Enbridge to add steel supports to controversial Great Lakes oil pipeline
25 September 2019
Canadian pipeline operator Enbridge Energy has received a permit from the US Army Corps of Engineers to install 54 supports under its Line 5 oil pipeline which runs under the Straits of Mackinac between the lower and upper Michigan peninsulas.
Mackinac Straits Bridge - Image: Michigan.org
The supports are designed to make the current pipeline more secure – in places it is 25 metres above the lakebed.
The straits connect two of the Great Lakes, Lake Michigan and Lake Huron, and the State of Michigan is suing Enbridge to shut down the pipeline, claiming a leak would cause an environmental catastrophe.
Enbridge says it can safely operate the 66-year old pipeline while plans advance to replace the exposed section of Line 5 with a new section inside a tunnel under the lakebed. Under the previous Republican state administration, permission was given for the Canadian company to pursue the tunnel project, but the current Democrat administration wants the pipeline closed.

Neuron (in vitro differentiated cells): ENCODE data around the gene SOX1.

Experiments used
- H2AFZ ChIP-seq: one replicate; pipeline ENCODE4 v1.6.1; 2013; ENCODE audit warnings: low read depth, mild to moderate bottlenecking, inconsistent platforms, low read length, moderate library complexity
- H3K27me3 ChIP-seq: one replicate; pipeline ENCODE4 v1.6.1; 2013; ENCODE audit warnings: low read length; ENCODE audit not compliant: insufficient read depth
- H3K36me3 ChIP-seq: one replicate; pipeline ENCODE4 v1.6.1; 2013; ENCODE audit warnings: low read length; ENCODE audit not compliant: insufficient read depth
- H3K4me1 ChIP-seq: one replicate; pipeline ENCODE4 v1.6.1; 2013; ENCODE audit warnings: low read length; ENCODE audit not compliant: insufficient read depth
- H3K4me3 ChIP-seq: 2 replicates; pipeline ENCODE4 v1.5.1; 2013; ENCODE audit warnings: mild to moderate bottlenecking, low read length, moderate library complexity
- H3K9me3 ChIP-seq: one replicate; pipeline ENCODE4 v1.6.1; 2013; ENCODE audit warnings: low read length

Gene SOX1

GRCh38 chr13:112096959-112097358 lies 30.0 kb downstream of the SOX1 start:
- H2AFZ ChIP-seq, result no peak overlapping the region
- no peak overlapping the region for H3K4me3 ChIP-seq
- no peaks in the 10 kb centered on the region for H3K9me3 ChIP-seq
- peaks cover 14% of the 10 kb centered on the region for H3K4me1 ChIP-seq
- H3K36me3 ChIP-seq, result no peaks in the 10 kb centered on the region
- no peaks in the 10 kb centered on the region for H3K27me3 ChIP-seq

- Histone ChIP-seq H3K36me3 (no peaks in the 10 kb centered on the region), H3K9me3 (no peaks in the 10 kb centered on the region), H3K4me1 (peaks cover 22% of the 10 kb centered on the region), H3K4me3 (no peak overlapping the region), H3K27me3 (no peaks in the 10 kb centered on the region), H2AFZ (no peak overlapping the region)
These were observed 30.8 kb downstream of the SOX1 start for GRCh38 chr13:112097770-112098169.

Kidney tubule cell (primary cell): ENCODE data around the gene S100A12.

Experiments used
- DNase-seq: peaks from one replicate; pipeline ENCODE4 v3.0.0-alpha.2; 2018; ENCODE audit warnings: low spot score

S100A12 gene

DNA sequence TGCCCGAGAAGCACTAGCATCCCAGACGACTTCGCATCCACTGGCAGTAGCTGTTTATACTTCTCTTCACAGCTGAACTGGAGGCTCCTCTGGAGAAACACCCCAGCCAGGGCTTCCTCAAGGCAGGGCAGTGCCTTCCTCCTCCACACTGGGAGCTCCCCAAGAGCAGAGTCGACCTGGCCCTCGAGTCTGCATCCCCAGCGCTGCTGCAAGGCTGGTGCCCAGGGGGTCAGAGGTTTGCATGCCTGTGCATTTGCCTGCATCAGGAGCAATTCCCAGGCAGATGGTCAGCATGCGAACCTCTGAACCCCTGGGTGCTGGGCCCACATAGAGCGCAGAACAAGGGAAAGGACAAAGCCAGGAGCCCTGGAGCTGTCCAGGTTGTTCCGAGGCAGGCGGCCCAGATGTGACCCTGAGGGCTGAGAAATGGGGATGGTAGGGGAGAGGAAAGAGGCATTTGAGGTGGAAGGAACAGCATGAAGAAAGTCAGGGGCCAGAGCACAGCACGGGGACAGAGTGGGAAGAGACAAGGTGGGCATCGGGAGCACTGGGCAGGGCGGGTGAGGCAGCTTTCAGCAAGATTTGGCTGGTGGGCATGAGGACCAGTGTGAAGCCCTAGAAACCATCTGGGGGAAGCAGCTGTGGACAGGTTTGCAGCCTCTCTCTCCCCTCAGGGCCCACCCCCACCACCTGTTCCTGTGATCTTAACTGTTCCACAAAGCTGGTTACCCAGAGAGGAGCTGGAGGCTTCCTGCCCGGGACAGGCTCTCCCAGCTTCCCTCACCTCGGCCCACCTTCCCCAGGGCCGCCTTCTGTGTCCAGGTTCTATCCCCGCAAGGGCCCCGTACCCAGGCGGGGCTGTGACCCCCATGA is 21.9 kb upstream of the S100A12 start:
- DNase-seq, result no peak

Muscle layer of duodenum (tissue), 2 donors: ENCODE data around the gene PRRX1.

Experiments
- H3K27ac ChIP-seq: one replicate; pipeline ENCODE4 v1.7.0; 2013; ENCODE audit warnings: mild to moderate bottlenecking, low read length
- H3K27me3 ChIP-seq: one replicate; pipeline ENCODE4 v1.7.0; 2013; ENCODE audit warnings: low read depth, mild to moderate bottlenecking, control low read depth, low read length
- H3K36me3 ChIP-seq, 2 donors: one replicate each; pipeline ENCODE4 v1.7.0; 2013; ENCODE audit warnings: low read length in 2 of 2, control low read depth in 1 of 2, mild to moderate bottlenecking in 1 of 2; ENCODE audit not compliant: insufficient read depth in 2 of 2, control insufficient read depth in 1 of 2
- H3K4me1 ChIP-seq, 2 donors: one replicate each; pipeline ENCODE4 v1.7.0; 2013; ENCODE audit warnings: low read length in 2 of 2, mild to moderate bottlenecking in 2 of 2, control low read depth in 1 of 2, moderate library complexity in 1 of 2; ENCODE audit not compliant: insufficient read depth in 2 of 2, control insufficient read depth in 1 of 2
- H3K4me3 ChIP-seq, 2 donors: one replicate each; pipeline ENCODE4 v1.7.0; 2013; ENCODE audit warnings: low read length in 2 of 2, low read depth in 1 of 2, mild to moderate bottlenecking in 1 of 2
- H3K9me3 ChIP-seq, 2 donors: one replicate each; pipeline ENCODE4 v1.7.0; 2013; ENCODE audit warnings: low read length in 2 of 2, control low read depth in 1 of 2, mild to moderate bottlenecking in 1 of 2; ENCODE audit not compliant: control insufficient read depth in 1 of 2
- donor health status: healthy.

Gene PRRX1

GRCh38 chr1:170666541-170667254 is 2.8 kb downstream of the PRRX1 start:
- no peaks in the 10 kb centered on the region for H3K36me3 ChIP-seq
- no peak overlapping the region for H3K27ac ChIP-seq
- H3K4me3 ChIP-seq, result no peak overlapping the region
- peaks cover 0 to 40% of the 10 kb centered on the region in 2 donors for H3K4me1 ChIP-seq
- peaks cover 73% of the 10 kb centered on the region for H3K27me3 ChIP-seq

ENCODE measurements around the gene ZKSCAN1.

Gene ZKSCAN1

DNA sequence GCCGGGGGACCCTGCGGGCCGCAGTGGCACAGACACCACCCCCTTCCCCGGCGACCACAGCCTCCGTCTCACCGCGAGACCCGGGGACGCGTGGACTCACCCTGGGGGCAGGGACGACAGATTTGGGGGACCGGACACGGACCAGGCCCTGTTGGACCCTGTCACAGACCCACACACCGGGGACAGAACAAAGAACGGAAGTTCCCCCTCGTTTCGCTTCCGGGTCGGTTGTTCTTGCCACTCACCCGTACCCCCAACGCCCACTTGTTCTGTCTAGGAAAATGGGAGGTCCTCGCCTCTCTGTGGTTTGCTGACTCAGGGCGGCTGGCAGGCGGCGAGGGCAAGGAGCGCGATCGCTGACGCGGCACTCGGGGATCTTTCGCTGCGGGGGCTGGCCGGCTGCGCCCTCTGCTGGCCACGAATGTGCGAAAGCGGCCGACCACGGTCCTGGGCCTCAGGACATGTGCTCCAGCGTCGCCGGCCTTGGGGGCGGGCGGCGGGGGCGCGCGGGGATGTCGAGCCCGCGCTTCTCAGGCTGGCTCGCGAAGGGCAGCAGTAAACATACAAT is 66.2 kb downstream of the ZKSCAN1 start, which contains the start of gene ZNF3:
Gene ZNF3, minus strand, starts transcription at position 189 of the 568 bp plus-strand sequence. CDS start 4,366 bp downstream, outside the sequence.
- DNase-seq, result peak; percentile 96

Enbridge is countersuing following the administration’s withdrawal from the agreement.
According to NPR Radio Michigan, another lawsuit has been filed by the National Wildlife Federation, claiming the federal Pipeline and Hazardous Materials Safety Administration's (PHMSA) approval of Enbridge's spill response plan was arbitrary and capricious. This case is currently before the 6th Circuit Court of Appeals.
Line 5 carries 540,000 barrels a day of light crude oil and propane and is a critical part of Enbridge’s Mainline network, which delivers the bulk of Canadian crude exports to the United States.
A company spokesman said Enbridge had been waiting 17 months for the permits and upon receiving them started work immediately. He said putting the pipeline in the tunnel, 100 feet below the lakebed, would eliminate any span issues and the need for supports.
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